Grady: Then I heard the war horn. I shook Peters hand right there and told him that he was a great friend. I did that before every battle, just in case… Then the gunfire started and I felt like I was dreaming. So many bullets flying and loud explosions…People running around like madmen. You could hardly tell your allies from the enemy. We decided to move our position so I ran across the street for cover and somehow in all the smoke, I lost Peter in the confusion. It was bad, I knew from the sounds of guns and tanks we would never win and that we would all die…and I would never see my wife, or my boy again. What happened after that I don’t perfectly recall. But I remember the tank explosion, and my legs feeling …weird. It didn’t hurt, not at first. And then there was Peter. He lifted me up and took me to some kind of cover. After a while I looked up and saw him laying there…there was blood on his neck and he was staring at me with lost eyes. I looked back at him, but I couldn’t say anything. Then he closed his eyes and…(trail off)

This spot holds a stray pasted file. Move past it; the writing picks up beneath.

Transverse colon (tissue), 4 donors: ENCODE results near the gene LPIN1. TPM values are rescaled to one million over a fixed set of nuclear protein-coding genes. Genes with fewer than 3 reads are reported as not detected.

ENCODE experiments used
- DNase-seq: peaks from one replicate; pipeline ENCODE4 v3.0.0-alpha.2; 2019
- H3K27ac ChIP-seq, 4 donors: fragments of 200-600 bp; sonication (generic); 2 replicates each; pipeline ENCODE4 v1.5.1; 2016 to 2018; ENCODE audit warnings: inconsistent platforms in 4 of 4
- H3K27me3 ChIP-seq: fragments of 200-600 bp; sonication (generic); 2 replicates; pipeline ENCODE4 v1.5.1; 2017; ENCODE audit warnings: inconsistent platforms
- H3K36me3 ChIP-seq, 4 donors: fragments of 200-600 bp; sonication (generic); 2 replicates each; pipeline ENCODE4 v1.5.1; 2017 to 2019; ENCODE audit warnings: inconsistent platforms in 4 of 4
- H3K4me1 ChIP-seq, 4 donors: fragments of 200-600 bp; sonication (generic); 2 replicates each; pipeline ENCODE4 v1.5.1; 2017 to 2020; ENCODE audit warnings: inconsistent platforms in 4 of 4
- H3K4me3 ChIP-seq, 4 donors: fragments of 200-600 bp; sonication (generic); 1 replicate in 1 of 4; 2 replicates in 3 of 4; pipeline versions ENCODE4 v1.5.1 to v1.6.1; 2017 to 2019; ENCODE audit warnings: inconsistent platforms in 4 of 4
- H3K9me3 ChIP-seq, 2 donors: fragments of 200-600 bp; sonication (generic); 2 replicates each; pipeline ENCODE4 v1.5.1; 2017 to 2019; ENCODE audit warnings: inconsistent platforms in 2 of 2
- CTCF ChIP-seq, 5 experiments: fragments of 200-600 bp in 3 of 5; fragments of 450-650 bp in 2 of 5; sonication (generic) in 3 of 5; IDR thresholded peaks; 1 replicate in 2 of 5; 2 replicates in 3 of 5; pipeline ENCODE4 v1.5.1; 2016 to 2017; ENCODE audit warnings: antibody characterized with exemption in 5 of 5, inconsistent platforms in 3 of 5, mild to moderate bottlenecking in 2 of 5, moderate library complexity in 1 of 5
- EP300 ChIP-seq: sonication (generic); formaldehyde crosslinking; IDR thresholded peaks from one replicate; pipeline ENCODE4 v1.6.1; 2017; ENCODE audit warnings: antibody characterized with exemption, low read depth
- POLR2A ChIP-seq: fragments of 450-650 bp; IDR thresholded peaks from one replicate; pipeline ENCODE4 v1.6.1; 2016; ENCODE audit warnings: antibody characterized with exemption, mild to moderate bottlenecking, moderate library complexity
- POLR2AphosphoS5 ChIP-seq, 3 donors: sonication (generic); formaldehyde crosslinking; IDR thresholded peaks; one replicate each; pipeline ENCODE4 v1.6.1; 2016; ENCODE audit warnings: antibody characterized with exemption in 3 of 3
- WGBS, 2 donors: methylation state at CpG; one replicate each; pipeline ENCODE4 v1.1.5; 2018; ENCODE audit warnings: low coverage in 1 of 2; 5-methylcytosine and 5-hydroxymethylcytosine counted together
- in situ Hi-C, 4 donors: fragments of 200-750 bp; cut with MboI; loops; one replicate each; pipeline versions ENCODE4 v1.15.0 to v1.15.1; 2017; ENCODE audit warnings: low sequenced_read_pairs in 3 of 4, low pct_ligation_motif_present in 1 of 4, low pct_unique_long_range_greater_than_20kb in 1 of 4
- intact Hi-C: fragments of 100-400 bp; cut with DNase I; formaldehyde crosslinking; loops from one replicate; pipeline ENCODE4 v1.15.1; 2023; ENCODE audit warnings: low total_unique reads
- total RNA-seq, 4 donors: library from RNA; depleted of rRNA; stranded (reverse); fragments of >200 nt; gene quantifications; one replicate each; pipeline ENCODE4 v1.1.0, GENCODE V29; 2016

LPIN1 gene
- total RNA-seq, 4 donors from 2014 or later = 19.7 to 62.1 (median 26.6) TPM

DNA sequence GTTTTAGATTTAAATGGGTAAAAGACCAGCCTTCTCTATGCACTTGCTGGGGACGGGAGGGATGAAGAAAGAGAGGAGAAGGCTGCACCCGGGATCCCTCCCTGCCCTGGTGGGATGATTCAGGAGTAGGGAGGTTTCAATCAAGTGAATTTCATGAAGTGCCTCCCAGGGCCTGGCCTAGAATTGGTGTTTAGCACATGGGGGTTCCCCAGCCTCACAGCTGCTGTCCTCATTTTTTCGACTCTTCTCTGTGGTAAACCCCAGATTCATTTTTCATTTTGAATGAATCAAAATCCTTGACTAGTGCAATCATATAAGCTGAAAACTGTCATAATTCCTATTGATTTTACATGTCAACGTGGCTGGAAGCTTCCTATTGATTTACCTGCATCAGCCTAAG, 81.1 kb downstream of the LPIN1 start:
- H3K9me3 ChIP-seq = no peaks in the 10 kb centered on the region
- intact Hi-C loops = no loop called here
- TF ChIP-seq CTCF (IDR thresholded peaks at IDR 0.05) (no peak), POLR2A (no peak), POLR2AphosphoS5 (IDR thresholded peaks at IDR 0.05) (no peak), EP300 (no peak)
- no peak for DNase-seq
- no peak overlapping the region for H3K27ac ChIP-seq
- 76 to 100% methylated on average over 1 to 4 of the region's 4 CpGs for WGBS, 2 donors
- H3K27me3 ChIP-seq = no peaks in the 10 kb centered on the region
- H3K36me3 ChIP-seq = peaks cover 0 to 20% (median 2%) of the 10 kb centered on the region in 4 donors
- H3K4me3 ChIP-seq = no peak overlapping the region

(Lights resume to normal)

Kevin: (quietly) You got out of there.

Grady: Yeah, I did. And I guess I kind of sunk into a shadow of pure guilt, not being able to save Peter. I made sure his body made it back to Maine, to his family.

Kevin: How come I never knew this? Why did you hide it?

Grady: I wasn’t hiding. It was a hard transition to be back living at home. You…were to young to understand what I was feeling. I couldn’t burden my son with my problems. I’m sorry I wasn’t there, but it was hard for me to be around you.

Kevin: I shouldn’t have judged.